Max Powell was just over 5 feet tall, our high school principal, and the second most feared and powerful man in my adolescent life, coming just after my father. His authority was almost tangible and he stalked the building and events with a piercing stare that dared you to even consider being anything less than truthful, respectful, and deeply remorseful for whatever he had just observed you doing.
When I was a freshman, he shook up my world at our first meeting. Upon learning I did not have a pen or pencil to sign a form, he introduced me to the concept of personal responsibility, remarking with that withering glare: “What kind of student goes around without a pen?”.
To this day, I carry multiple writing implements everywhere I go, regardless of place or intentions. I will never be caught without a pen or pencil again.
When I was a senior, Mr. Powell also asked me what my college major would be, assuming that since I was not a farmer or particularly skilled, higher education was the path before me. I weakly replied “I don’t know”, so a lengthy discussion ensued, after which we settled on Social Science, since those had been my favorite classes while under his charge.
Later on, as a young man, I was asked often by older adults about career and life goals. Sometimes the questions were casual and relaxed indicating a real curiosity, but at other times, the questions were sharp and implied an expectation that I make some decisions and get on with it. Either way, a decision was expected.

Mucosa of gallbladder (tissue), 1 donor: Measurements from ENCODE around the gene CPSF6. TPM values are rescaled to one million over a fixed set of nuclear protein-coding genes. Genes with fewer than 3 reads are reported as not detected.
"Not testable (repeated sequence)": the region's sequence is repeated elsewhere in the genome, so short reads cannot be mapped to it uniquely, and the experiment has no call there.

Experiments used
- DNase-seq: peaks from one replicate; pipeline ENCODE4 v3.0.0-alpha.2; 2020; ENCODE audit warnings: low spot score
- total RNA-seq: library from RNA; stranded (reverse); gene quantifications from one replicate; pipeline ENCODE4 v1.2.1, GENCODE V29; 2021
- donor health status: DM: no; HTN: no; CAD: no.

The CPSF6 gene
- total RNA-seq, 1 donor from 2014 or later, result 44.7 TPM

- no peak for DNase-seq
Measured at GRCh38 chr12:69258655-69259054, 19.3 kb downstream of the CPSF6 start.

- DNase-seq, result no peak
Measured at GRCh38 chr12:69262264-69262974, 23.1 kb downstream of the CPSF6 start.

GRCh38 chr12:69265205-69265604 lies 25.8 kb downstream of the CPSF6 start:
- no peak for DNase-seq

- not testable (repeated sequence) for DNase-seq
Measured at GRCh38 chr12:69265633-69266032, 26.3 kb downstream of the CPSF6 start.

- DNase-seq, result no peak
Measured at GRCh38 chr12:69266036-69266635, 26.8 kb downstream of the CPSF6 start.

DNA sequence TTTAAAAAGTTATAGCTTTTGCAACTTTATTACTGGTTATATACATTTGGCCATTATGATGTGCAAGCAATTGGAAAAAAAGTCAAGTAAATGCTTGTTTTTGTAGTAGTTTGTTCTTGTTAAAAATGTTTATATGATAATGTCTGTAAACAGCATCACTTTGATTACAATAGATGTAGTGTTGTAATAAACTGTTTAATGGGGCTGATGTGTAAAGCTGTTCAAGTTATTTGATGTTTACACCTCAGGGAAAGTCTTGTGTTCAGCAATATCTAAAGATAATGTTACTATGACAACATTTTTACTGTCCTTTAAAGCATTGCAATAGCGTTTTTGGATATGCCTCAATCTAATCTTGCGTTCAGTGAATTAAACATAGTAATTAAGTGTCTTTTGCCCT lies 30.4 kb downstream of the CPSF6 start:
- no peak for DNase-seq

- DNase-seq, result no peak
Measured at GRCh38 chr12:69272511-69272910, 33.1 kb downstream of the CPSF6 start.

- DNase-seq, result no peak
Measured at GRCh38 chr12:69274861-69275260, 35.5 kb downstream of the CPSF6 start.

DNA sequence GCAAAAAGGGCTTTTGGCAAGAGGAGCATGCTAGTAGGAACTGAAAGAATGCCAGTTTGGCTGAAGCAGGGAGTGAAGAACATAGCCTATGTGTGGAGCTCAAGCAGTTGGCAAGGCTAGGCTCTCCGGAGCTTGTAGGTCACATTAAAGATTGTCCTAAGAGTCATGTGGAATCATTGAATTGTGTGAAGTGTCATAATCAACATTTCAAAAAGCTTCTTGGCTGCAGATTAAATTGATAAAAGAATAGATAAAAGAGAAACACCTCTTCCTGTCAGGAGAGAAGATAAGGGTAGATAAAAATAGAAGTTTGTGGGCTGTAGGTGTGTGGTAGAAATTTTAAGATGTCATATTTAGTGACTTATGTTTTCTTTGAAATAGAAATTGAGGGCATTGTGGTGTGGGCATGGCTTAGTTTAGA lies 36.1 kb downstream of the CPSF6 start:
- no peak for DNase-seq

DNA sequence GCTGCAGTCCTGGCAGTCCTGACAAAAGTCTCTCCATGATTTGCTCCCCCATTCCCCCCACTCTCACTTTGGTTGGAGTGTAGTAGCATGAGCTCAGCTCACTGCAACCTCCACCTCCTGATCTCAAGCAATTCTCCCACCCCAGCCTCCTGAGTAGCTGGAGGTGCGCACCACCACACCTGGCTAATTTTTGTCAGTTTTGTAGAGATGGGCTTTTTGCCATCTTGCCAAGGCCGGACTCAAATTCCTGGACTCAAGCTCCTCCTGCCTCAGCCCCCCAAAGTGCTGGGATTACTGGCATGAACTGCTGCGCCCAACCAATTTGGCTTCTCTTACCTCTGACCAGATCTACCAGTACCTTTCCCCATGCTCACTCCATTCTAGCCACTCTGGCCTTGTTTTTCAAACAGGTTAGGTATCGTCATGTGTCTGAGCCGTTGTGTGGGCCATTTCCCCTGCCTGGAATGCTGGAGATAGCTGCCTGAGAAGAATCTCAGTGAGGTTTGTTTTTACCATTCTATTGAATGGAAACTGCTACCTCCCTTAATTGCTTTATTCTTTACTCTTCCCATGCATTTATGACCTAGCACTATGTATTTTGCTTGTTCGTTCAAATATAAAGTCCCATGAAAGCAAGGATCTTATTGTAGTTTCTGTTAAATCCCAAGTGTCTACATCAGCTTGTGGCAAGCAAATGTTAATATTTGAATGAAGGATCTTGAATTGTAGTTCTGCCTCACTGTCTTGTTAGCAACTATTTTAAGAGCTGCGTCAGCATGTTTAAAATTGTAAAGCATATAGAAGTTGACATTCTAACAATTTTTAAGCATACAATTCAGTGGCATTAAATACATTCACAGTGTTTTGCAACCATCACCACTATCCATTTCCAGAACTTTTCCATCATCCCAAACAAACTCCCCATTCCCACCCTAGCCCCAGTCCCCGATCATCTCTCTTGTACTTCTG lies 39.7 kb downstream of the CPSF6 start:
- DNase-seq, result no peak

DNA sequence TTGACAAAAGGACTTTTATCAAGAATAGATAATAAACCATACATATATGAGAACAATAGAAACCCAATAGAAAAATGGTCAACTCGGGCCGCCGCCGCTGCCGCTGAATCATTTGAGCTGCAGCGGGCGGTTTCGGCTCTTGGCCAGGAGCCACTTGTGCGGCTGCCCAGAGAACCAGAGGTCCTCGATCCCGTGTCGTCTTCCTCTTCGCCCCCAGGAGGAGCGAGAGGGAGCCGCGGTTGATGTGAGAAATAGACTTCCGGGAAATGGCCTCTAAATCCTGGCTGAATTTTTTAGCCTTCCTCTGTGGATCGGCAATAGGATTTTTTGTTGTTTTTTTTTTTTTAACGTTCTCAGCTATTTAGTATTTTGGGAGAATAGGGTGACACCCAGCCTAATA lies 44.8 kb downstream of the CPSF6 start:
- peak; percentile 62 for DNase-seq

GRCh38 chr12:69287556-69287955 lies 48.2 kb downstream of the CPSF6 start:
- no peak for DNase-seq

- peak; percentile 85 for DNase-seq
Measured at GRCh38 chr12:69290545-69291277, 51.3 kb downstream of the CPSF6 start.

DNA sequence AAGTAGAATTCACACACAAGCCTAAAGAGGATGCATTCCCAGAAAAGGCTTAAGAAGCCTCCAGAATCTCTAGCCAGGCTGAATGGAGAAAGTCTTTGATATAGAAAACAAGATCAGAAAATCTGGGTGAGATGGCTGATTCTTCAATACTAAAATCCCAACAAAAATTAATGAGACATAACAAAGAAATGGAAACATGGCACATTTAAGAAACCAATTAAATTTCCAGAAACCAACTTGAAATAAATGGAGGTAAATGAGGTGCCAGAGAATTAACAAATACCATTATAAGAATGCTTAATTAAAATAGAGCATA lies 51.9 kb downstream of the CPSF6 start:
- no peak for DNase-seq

This has continued throughout my life … someone is always asking me to make a decision and focus on something. As a counselor, I was encouraged strongly to pick a particular model and submerge myself into it, in much the same way that I had to pick topics and issues for my post-graduate work. In business, I was constantly faced with the decision to choose a career path, one that would open some doors and slam others firmly shut.
Even in the Army, I had to pick a branch of service to become a specialist in, and not just learn about being a good soldier.
Choose one direction and let go of another … focus on something and learn it thoroughly … Frankly, I’m getting a little tired of this.
Instead of following the trend and creating a career based on toiling in a specific field for multiple decades, I have continually shifted and changed directions, moving from one type of work to another, diligently earning and later discarding professional education, degrees, licenses, and certifications.
I read books on very different subjects and have some trouble staying with one topic long enough to master it. According to the National Institute of Mental Health (NIMH), I could easily qualify for an ADHD diagnosis … high-functioning, of course.
While I have dabbled in many areas, I have gained supremacy in few. This is viewed by some as a weakness or sub-optimal career management.
Two important observations at this stage of my life:
First, throughout all the changes, a few things have remained constant … and this is a good thing.
I have core values around honesty, diligence, and collegiality that either show up or create a need to seek new environments. I enjoy a quiet confidence because I have experienced a greater diversity of workplaces and people than those who have locked in and focused.
Second, I firmly believe that the patchwork quilt of my working life is an asset, rather than a hindrance.
My working life has not had a laser-like focus, but more resembles a smorgasbord, from which I have sampled often and widely. While I will never reach the heights of any particular profession, I understand sometimes wildly different issues and points of view, and I can connect dots between those points of view that others do not even see.
I mentioned earlier that I feared Mr. Powell. I also deeply respected him and remember our interactions fondly. Mr. Powell was one of those adults who challenged me, at a formative time of my life, to become more than I thought of aspiring to or could even imagine.
Looking back over your own life so far:
Who influenced you the most?
How did they do this?
What have you gained because of their influence?
Fondly remembering shaking in my boots at his approach in the school hallway in the Heartland …